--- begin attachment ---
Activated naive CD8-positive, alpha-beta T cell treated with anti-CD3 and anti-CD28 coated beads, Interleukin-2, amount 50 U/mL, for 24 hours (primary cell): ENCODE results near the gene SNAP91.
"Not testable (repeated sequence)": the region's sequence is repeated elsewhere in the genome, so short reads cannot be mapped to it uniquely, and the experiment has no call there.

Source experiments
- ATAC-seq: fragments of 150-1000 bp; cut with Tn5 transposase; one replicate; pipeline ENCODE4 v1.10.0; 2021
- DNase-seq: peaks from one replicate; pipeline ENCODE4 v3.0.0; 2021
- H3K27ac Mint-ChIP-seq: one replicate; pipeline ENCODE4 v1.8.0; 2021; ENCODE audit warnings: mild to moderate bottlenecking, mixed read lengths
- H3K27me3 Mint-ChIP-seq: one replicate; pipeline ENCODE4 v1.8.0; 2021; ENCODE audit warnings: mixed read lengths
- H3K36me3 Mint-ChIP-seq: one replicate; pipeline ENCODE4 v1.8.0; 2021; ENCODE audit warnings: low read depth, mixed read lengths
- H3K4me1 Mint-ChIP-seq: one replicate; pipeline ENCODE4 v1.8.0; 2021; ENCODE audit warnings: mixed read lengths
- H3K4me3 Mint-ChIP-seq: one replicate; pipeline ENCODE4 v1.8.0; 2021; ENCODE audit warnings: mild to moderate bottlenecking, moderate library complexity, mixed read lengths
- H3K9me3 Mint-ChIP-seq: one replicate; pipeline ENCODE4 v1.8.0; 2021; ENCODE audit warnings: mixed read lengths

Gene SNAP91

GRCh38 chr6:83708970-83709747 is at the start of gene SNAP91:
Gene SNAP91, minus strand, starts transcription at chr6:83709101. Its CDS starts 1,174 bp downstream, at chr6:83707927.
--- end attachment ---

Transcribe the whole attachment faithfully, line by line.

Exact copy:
Activated naive CD8-positive, alpha-beta T cell treated with anti-CD3 and anti-CD28 coated beads, Interleukin-2, amount 50 U/mL, for 24 hours (primary cell): ENCODE results near the gene SNAP91.
"Not testable (repeated sequence)": the region's sequence is repeated elsewhere in the genome, so short reads cannot be mapped to it uniquely, and the experiment has no call there.

Source experiments
- ATAC-seq: fragments of 150-1000 bp; cut with Tn5 transposase; one replicate; pipeline ENCODE4 v1.10.0; 2021
- DNase-seq: peaks from one replicate; pipeline ENCODE4 v3.0.0; 2021
- H3K27ac Mint-ChIP-seq: one replicate; pipeline ENCODE4 v1.8.0; 2021; ENCODE audit warnings: mild to moderate bottlenecking, mixed read lengths
- H3K27me3 Mint-ChIP-seq: one replicate; pipeline ENCODE4 v1.8.0; 2021; ENCODE audit warnings: mixed read lengths
- H3K36me3 Mint-ChIP-seq: one replicate; pipeline ENCODE4 v1.8.0; 2021; ENCODE audit warnings: low read depth, mixed read lengths
- H3K4me1 Mint-ChIP-seq: one replicate; pipeline ENCODE4 v1.8.0; 2021; ENCODE audit warnings: mixed read lengths
- H3K4me3 Mint-ChIP-seq: one replicate; pipeline ENCODE4 v1.8.0; 2021; ENCODE audit warnings: mild to moderate bottlenecking, moderate library complexity, mixed read lengths
- H3K9me3 Mint-ChIP-seq: one replicate; pipeline ENCODE4 v1.8.0; 2021; ENCODE audit warnings: mixed read lengths

Gene SNAP91

GRCh38 chr6:83708970-83709747 is at the start of gene SNAP91:
Gene SNAP91, minus strand, starts transcription at chr6:83709101. Its CDS starts 1,174 bp downstream, at chr6:83707927.